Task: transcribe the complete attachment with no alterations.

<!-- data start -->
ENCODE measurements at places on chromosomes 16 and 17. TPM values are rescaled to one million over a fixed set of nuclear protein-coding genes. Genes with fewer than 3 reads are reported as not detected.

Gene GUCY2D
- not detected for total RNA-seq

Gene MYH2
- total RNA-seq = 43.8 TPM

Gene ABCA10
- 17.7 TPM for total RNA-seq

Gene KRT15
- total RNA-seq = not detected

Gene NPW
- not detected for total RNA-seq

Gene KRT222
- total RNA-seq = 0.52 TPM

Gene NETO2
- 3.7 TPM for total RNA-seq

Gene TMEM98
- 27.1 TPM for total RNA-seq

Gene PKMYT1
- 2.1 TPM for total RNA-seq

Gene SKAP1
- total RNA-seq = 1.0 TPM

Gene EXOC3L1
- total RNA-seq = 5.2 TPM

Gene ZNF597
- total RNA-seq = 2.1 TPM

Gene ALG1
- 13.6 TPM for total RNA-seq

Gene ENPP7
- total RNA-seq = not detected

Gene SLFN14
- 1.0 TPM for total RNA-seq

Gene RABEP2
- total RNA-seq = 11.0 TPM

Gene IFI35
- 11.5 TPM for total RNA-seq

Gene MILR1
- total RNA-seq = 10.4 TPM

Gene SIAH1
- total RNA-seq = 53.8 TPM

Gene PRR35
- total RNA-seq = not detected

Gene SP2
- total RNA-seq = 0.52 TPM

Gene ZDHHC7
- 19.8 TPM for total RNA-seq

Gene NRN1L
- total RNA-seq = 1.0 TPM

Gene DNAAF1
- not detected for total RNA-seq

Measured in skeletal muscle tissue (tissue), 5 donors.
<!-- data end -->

ENCODE measurements at places on chromosomes 16 and 17. TPM values are rescaled to one million over a fixed set of nuclear protein-coding genes. Genes with fewer than 3 reads are reported as not detected.

Gene GUCY2D
- not detected for total RNA-seq

Gene MYH2
- total RNA-seq = 43.8 TPM

Gene ABCA10
- 17.7 TPM for total RNA-seq

Gene KRT15
- total RNA-seq = not detected

Gene NPW
- not detected for total RNA-seq

Gene KRT222
- total RNA-seq = 0.52 TPM

Gene NETO2
- 3.7 TPM for total RNA-seq

Gene TMEM98
- 27.1 TPM for total RNA-seq

Gene PKMYT1
- 2.1 TPM for total RNA-seq

Gene SKAP1
- total RNA-seq = 1.0 TPM

Gene EXOC3L1
- total RNA-seq = 5.2 TPM

Gene ZNF597
- total RNA-seq = 2.1 TPM

Gene ALG1
- 13.6 TPM for total RNA-seq

Gene ENPP7
- total RNA-seq = not detected

Gene SLFN14
- 1.0 TPM for total RNA-seq

Gene RABEP2
- total RNA-seq = 11.0 TPM

Gene IFI35
- 11.5 TPM for total RNA-seq

Gene MILR1
- total RNA-seq = 10.4 TPM

Gene SIAH1
- total RNA-seq = 53.8 TPM

Gene PRR35
- total RNA-seq = not detected

Gene SP2
- total RNA-seq = 0.52 TPM

Gene ZDHHC7
- 19.8 TPM for total RNA-seq

Gene NRN1L
- total RNA-seq = 1.0 TPM

Gene DNAAF1
- not detected for total RNA-seq

Measured in skeletal muscle tissue (tissue), 5 donors.